At the speed of a bullet train


Category 5 Cyclone Winston made landfall in Fiji on 20 February, damaging and destroying thousands of homes and buildings. It left in its wake a death toll of 44 and more than 50,000 people in evacuation centres.

Also enduring the cyclone were numerous weather stations, designed by NIWA and installed over the last decade for the Fiji Meteorological Service (FMS). The stations gather data about Fiji’s climate variability that provide information to help reduce the impacts caused by severe weather and climate events.

300 kph winds

During the cyclone, some FMS weather stations recorded wind speeds of over 300 kilometres per hour and saw barometric pressures plummet to 930mb. “Three hundred kilometres per hour is nearing the speed of the Japanese bullet trains (320kmh). A piece of debris in the wind travels just as fast and can cause catastrophic damage to objects in its path,” said NIWA Principal Scientist Environmental Monitoring Graham Elley.

The weather stations are located on Fiji’s main and outlying islands and are designed to record wind speeds, wind direction, air temperature, humidity, barometric pressure and rainfall. All data collected are sent to a secure central database accessible by FMS and remotely by NIWA. It is used to provide both real-time and historical information, including warnings of inclement weather.

Despite being erected on robust steel poles and protected by steel casings, withstanding these 300 kilometre per hour wind speeds in the cyclone proved too much for some of the stations.

Near-total destruction: The Fiji Meteorological Service quarters in Vanua Balavu. [Fiji Meteorological Service]

“Our data logger housing is mounted on a 10 metre tubular steel mast and is covered in two layers of steel. At one station, the wind had blown the outer layer right off the main housing, almost like a banana being peeled. Vibrations set up by the wind actually broke a nickel cross arm supporting the wind direction sensor, and we suspect other damage was caused by debris flying at such high speeds,” Elley said.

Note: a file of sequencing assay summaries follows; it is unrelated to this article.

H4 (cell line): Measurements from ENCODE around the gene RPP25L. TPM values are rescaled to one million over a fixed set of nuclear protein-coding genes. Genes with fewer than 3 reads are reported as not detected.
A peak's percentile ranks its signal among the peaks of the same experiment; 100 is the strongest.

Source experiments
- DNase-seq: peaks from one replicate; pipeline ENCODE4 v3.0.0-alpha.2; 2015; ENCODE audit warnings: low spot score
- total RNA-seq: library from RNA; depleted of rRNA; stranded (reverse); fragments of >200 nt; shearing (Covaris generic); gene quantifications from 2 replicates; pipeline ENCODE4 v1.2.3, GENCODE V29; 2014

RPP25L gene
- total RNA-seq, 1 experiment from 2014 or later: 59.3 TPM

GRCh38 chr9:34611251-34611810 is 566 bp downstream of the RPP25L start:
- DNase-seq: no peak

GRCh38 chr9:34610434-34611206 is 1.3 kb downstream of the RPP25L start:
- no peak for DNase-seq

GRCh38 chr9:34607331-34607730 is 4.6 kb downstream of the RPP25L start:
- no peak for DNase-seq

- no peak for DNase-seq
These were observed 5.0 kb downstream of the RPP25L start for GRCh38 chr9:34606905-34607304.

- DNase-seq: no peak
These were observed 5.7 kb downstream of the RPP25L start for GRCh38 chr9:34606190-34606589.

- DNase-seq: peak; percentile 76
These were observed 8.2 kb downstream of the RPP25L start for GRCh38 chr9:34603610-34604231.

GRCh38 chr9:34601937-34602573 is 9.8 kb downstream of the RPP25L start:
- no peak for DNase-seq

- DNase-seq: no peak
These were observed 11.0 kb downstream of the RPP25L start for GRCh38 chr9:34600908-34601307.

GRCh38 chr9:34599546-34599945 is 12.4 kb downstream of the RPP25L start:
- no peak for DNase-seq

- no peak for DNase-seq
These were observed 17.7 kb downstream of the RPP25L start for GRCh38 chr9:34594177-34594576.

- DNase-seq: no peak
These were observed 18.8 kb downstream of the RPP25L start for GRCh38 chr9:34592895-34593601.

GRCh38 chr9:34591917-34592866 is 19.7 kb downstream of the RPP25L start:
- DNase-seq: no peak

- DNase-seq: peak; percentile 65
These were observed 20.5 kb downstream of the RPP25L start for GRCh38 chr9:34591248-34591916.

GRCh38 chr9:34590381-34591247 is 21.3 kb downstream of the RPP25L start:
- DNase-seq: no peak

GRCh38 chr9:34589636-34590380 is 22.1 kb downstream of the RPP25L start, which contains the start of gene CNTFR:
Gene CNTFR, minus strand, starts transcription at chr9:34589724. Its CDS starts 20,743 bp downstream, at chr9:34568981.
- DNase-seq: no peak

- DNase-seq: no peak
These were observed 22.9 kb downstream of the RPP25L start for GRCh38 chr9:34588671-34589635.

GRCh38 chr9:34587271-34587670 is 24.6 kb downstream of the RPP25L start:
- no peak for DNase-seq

For the stations that survived the cyclone, Elley was impressed they were able to continue transmitting data over the duration of the cyclone.

Getting data from remote locations

“By using satellite communications to transmit data from the weather stations, we are able to reduce the ‘weak link’ caused by damage to land-based communications alternatives. It is also the best way for us to get data back from remote places such as Fiji’s outerlying islands where the land-based infrastructure is less common,” Elley said.

The data extremes measured at the stations were able to be independently verified using global weather satellite data and imagery from a local Doppler radar. The information made it possible for FMS to analyse the track of the cyclone, estimate the diameter of its eye and the locations of the most intense rain bands in the eye wall.

Note: This feature originally appeared in Water & Atmosphere,June 2016
Research subject: Wind